“Two things in my opinion stand him out. One is his kindness. Two, is that he has this ability to give,” noted Onyebuchi Ememanka, Chief Press Secretary to the Abia State governor. “Personally, I believe that giving opens the door for people. As you give, you also receive. You know, when you render help to 20 people, at least 10 will pray for you, and out of those 10, at least three would have their prayers answered.
“Of course if you look at his career, you would agree with me that he is an extremely successful politician. Even as a senator, he has not stopped being the man he has always been; responding to the yearnings of his constituents. Since he went to the Senate there is no year that passes that he does not embark on some programmes or projects that touch people directly. If it is not constituency projects, it is scholarships or various empowerment programmes. He is always reaching out.”
Chief Orji is particularly noted for his promotion of justice and equity, and willingness to assist others at every point in time. Many of his admirers say these qualities are particularly what have seen him achieve tremendous success as a politician.
“Ochendo is a trailblazer, a quintessential gentleman that has proven to people that politics is not all about self-interest; that it is about collective interest. He is humane, he is fatherly. He treats everyone like a father. He is a man of principle who doesn’t take rash decisions,” said ex-Speaker of the State House Assembly, Mr. Emeka Stanley.
Stanley argues that the reason Orji has remained loved by his people, is that he is a friend to everyone, and treats even his employees with fatherly courtesy.
“He is a friend everybody would like to have. He would advise you like a father even if he is your boss. He does not bother you but teaches you what you should know. I give him all the credits. Today, he is easily the most revered and the most accomplished politician in Abia,” Stanley noted.
“His legacy in Abia remains intact. It was him who pushed for the establishment of the Abia State Oil Development Commission, popularly called ASOPADEC, with a view to ensuring that oil producing areas derive benefits from the oil in their land. He ensured that the oil communities had 30 percent of the 13 percent derivation that comes to Abia.
“His ideology of politics is live and let live. He is a proponent of equity in politics which he demonstrated by giving Abia South, the Ngwa bloc of Abia State, their first governor ever.”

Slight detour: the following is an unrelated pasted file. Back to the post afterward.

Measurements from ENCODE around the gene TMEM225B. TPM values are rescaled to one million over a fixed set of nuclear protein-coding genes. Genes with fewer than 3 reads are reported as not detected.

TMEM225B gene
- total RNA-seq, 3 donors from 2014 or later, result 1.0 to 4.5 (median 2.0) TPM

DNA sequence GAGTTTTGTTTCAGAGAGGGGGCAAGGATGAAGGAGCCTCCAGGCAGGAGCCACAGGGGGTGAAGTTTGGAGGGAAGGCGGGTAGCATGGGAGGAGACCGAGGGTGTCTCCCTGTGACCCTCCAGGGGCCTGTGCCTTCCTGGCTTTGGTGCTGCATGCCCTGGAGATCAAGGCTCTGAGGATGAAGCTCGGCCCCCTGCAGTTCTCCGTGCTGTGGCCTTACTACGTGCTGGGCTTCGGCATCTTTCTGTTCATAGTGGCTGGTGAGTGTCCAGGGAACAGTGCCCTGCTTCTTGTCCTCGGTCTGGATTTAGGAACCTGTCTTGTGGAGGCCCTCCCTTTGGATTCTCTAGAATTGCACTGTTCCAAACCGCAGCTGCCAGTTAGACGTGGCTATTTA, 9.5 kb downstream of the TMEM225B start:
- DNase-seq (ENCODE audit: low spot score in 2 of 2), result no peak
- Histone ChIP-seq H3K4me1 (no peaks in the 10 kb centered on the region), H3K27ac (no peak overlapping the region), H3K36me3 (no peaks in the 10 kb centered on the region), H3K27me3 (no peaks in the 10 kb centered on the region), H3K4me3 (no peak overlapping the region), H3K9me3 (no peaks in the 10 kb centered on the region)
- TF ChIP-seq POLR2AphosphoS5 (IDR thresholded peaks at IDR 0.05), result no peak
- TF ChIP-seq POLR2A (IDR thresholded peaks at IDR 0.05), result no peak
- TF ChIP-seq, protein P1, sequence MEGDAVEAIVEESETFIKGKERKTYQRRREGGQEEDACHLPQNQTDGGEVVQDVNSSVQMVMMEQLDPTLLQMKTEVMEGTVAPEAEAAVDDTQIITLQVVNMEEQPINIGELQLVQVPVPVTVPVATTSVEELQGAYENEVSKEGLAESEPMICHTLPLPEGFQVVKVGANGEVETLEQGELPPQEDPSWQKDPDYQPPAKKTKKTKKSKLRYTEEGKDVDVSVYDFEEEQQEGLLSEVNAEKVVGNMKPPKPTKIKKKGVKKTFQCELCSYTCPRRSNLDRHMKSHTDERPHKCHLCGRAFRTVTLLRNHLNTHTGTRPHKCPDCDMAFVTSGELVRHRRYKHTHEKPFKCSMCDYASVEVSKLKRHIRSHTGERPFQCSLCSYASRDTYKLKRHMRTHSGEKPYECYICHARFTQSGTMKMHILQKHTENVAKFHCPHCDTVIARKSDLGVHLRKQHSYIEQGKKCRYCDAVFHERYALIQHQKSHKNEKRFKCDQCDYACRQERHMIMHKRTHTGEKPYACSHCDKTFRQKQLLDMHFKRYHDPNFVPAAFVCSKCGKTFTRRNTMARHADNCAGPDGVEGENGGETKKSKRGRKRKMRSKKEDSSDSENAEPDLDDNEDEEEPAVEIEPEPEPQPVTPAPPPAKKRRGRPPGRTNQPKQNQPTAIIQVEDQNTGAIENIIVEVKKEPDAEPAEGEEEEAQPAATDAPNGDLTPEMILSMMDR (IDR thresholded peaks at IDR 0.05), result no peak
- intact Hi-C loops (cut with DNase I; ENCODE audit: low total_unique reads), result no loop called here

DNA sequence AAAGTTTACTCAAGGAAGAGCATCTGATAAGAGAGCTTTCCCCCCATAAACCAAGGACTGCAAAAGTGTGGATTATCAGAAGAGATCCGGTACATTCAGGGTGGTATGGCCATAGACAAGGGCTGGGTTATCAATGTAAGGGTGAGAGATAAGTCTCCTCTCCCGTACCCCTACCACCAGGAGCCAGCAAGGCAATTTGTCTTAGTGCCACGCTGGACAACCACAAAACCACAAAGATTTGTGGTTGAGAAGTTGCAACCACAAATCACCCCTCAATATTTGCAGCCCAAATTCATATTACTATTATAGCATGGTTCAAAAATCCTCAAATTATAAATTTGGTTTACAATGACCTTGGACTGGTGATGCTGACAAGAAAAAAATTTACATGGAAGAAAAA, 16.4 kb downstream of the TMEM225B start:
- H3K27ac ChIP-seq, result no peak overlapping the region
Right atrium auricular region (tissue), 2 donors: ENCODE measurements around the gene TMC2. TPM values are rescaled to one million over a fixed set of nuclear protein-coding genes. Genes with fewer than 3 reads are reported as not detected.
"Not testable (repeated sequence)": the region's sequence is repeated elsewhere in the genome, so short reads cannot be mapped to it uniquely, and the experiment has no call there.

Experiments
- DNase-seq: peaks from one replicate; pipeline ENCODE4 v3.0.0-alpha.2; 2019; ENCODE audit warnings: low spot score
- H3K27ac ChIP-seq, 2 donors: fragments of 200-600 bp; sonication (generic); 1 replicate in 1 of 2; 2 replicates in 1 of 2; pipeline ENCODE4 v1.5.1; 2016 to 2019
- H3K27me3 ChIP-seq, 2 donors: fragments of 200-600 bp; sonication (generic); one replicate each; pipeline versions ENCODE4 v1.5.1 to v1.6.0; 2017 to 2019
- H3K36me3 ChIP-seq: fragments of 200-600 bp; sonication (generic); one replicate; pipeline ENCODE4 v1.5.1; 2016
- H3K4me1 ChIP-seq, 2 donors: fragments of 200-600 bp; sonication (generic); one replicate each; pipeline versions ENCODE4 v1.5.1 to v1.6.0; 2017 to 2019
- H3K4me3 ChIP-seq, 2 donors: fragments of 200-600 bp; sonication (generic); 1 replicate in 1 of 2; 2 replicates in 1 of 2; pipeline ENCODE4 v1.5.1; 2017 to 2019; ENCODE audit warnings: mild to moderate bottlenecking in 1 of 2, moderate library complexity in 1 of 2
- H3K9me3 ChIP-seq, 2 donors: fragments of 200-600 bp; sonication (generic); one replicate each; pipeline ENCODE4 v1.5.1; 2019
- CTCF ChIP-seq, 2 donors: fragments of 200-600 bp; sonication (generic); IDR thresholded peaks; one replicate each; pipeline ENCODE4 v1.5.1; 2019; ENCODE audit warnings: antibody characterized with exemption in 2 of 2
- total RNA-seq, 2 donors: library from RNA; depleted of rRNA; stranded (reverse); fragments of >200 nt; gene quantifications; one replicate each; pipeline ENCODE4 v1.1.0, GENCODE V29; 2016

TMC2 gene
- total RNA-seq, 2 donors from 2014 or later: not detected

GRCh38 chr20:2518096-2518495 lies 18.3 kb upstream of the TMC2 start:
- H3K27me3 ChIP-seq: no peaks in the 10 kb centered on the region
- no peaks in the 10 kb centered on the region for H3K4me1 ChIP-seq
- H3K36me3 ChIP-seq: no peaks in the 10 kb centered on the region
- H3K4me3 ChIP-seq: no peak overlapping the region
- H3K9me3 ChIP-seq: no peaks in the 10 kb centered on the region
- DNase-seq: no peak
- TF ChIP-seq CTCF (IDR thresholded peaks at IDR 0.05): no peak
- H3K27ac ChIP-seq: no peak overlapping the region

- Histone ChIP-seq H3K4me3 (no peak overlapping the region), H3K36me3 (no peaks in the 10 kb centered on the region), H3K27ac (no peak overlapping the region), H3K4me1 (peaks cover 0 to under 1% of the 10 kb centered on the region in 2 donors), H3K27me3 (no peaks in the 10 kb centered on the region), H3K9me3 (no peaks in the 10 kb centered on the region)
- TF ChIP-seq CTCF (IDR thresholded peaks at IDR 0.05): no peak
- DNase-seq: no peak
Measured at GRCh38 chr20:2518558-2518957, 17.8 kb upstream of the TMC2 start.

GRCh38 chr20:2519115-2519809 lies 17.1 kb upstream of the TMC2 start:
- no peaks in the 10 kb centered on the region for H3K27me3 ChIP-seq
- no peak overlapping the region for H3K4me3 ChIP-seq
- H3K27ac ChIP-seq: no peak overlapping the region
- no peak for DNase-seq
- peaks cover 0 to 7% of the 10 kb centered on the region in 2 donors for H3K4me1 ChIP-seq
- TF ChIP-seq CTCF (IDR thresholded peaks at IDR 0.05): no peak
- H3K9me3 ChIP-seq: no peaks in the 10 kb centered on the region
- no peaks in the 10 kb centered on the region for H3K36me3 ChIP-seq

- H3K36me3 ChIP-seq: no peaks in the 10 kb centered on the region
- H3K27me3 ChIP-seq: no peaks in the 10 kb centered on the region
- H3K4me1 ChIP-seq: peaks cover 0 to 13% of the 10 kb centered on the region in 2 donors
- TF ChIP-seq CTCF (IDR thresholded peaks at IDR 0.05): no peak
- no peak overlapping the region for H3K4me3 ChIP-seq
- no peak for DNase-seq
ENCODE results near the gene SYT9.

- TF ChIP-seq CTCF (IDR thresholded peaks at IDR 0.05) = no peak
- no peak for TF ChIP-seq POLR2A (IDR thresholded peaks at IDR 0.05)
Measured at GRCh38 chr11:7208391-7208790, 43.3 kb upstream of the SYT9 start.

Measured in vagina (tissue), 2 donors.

However, the debate over Chief Orji’s legacy will most likely continue and may indeed be unending. But perhaps what is not debatable is that he has had an odd defying career in politics. Given his largely laid-back disposition, his tenacity is not always immediately obvious. But in almost always being positioned as a seeming underdog, the transition becomes quite swift when he makes very strategic choices. And those have seen him become the political juggernaut he is today.
“I have been privileged to know him closely. He is a man of many parts. His life portrays strength of character. He is a man who started life as a civil servant and rose to the highest echelon of public service,” Ememanka said.
“If he had retired as a civil servant, he would have retired as a successful man. But I think fate played a hand in his life. And after working with NECON, now INEC as administrative head in Enugu State, he served as chief of staff to the then governor for eight years and moved on to be what he is now.
“But beyond all of these, for me what I consider to be his greatest legacy is his insistence that power must shift to Abia South; and indeed not just insisting that power must shift to Abia South in the interest of equity, but he also made sure he chose somebody he knew would deliver.
“Now he has decided that after 2023, he has had enough; that age is no longer on his side and that God has been very gracious to him, I completely agree with that. He should take a bow and become an advisor and source of inspiration to younger aspiring politicians.”